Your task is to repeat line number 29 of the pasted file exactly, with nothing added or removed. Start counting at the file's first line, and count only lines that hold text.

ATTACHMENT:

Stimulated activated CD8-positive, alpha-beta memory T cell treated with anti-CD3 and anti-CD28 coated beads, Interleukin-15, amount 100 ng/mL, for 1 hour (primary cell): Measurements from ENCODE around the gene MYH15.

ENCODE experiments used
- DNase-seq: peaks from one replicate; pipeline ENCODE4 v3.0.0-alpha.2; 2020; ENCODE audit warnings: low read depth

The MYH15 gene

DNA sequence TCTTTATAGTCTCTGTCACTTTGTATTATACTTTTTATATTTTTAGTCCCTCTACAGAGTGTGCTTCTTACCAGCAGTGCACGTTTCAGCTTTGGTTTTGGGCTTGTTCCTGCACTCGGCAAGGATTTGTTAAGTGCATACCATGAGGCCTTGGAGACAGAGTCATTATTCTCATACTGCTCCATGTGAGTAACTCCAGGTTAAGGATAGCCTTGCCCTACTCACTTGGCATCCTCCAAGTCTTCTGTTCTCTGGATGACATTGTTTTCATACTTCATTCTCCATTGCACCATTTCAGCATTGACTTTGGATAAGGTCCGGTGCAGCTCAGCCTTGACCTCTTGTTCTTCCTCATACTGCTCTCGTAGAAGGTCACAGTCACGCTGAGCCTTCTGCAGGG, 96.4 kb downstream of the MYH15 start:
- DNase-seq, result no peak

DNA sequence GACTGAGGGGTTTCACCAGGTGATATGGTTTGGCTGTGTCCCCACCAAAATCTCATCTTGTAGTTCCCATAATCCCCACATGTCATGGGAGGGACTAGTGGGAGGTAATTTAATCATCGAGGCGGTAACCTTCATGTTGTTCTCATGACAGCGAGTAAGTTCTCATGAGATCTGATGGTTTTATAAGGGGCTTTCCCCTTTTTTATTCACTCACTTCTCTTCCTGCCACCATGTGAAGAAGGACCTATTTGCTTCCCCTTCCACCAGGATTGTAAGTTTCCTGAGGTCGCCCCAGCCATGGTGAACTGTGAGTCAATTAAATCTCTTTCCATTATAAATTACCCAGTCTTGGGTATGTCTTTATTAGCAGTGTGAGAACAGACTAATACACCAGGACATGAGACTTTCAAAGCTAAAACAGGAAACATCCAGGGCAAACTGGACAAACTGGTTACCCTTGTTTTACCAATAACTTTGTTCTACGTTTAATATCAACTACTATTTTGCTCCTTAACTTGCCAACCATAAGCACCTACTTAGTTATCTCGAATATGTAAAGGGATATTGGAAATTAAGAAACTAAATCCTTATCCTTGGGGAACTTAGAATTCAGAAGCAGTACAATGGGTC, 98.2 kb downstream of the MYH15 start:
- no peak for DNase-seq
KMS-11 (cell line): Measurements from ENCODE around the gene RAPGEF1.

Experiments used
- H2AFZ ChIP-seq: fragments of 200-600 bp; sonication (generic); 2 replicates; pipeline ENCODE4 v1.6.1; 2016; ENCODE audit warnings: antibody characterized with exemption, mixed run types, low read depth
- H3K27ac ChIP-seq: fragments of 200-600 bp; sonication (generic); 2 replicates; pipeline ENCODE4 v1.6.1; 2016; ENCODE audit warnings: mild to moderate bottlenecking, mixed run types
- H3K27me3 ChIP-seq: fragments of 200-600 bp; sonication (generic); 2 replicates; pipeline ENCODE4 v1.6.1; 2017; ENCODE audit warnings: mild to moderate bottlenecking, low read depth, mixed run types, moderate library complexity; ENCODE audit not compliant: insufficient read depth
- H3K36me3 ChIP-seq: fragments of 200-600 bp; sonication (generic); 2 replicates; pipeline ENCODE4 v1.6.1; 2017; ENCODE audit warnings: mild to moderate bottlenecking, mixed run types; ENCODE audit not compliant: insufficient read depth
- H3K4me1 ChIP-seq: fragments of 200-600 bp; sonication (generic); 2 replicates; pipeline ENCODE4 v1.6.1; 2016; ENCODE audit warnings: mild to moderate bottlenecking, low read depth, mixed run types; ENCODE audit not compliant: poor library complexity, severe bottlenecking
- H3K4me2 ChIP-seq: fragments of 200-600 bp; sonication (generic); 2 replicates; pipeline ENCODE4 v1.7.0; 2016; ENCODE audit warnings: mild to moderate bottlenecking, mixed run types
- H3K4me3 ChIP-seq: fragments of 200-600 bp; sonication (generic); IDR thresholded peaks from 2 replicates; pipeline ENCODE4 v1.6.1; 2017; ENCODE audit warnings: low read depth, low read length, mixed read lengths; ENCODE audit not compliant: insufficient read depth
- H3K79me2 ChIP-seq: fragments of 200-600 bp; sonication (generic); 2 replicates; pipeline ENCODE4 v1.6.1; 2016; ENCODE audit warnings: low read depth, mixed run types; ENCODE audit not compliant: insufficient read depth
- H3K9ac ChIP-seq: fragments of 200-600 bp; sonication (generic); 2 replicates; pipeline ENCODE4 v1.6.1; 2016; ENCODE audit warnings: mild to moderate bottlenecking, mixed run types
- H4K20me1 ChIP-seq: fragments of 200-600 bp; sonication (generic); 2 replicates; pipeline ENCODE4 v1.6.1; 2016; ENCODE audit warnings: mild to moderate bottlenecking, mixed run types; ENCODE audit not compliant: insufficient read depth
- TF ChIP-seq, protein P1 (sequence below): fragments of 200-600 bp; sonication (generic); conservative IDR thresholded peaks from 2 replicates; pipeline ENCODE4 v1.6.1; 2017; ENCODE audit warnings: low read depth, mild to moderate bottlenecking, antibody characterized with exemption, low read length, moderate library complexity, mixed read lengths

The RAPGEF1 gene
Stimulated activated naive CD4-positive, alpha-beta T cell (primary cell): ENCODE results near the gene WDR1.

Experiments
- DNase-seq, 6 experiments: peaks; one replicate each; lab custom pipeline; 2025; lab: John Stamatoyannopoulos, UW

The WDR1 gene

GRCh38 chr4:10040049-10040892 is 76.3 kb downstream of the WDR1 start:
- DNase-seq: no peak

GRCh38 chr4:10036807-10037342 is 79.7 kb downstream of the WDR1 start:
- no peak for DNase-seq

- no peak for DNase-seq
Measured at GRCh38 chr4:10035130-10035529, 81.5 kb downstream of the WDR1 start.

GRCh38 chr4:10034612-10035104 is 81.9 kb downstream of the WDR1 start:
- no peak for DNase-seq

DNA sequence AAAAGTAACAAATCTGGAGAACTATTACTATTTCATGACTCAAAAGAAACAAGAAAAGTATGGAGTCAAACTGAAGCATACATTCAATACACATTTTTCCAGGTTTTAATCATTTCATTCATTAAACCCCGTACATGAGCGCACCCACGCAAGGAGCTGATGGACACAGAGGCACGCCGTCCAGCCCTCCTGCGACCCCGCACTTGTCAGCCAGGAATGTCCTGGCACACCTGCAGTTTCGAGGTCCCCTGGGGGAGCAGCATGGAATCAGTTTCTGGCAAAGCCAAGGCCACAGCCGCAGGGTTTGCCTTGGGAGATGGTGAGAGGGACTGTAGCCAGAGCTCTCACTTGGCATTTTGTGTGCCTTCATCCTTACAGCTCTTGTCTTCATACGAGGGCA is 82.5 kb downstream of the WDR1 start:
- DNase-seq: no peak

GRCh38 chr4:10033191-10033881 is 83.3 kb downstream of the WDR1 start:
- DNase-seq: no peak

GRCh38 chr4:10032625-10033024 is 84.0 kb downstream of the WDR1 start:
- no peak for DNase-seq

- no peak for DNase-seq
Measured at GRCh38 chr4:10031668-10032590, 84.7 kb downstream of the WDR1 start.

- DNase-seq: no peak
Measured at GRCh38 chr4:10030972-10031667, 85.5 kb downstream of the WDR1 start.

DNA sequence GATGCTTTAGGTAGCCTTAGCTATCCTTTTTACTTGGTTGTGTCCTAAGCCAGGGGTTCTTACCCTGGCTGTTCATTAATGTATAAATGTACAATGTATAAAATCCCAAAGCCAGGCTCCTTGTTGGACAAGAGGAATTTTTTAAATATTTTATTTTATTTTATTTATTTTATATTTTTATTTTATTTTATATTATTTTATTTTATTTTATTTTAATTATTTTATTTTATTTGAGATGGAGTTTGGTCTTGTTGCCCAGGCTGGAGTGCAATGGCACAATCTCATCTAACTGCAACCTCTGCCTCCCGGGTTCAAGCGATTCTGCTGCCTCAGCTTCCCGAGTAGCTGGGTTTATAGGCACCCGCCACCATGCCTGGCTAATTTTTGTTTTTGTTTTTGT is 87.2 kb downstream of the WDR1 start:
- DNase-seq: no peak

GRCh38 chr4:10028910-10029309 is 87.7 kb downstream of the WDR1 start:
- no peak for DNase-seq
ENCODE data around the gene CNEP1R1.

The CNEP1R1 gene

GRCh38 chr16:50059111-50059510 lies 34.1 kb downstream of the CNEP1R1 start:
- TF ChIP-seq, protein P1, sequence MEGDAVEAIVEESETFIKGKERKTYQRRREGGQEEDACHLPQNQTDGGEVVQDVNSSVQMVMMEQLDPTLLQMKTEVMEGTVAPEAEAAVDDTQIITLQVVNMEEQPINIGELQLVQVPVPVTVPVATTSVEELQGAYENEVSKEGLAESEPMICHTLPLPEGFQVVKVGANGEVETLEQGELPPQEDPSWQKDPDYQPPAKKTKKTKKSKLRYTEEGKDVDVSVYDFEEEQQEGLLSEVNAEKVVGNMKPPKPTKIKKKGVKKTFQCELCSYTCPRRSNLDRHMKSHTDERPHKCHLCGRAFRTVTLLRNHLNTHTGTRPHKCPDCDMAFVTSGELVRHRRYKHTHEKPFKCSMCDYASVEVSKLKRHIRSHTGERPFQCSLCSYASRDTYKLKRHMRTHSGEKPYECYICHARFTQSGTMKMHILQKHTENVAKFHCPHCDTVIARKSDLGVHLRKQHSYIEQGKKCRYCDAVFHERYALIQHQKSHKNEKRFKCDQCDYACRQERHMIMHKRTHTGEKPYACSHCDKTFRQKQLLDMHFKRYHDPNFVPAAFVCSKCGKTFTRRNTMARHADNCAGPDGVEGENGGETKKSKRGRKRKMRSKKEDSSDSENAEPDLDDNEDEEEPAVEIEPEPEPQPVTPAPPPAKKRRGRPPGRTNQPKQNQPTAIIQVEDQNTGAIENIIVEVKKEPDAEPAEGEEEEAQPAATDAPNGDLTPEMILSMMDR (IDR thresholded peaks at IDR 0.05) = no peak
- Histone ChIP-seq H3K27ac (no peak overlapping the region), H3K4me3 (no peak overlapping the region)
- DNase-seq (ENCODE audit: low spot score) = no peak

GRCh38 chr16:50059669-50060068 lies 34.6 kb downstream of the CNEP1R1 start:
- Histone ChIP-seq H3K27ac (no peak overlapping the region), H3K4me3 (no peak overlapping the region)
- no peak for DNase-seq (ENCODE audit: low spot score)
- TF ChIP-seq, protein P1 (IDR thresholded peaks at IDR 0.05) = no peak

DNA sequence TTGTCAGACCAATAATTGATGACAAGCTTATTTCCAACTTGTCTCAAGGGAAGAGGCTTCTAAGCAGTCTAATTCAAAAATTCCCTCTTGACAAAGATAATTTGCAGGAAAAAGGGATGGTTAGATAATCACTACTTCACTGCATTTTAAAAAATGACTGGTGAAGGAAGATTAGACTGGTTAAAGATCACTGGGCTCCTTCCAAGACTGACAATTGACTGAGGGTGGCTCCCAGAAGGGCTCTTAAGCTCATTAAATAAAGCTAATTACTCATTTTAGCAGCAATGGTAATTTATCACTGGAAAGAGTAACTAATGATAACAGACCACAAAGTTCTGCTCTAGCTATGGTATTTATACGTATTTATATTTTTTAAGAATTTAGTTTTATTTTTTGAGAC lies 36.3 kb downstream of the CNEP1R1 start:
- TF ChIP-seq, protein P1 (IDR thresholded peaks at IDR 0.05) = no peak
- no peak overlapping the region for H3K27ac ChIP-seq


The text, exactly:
GRCh38 chr4:10036807-10037342 is 79.7 kb downstream of the WDR1 start: